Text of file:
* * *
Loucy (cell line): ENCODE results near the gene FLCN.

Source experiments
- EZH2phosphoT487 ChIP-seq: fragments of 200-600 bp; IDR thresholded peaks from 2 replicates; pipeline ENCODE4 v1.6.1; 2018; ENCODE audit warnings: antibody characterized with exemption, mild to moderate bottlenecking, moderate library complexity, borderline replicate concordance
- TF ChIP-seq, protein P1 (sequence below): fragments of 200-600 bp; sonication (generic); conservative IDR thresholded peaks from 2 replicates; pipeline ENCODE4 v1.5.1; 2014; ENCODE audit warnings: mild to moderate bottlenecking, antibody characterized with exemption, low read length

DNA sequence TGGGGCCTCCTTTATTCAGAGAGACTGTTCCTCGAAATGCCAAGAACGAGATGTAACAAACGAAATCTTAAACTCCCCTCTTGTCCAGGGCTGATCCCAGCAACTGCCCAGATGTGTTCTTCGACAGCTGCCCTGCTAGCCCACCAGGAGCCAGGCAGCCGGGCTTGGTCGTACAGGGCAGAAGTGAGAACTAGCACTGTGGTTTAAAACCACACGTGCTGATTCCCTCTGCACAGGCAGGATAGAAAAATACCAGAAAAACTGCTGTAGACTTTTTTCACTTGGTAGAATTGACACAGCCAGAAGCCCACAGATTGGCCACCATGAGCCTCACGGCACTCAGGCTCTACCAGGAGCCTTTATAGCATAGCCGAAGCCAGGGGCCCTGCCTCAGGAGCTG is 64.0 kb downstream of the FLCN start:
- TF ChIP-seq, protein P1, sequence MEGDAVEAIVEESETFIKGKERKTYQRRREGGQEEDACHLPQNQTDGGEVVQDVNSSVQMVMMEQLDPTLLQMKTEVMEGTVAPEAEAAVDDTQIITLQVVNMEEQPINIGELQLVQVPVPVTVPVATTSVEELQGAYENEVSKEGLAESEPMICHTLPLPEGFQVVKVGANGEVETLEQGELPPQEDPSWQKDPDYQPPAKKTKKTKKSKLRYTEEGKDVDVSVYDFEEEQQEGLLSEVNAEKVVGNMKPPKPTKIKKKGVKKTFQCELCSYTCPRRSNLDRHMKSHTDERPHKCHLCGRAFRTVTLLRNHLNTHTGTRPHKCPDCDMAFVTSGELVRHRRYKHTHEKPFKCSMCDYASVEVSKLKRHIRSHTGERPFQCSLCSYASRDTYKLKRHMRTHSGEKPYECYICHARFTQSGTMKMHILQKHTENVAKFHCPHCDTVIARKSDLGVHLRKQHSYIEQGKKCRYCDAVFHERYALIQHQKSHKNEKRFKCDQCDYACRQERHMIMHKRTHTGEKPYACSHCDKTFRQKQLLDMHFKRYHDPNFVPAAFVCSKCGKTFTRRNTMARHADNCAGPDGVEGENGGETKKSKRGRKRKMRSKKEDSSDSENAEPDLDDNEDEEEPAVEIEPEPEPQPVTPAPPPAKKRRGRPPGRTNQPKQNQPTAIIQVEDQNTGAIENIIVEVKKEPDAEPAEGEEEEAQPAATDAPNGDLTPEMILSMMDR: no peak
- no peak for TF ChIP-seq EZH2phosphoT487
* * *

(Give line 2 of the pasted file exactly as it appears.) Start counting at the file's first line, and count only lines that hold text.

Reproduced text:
Source experiments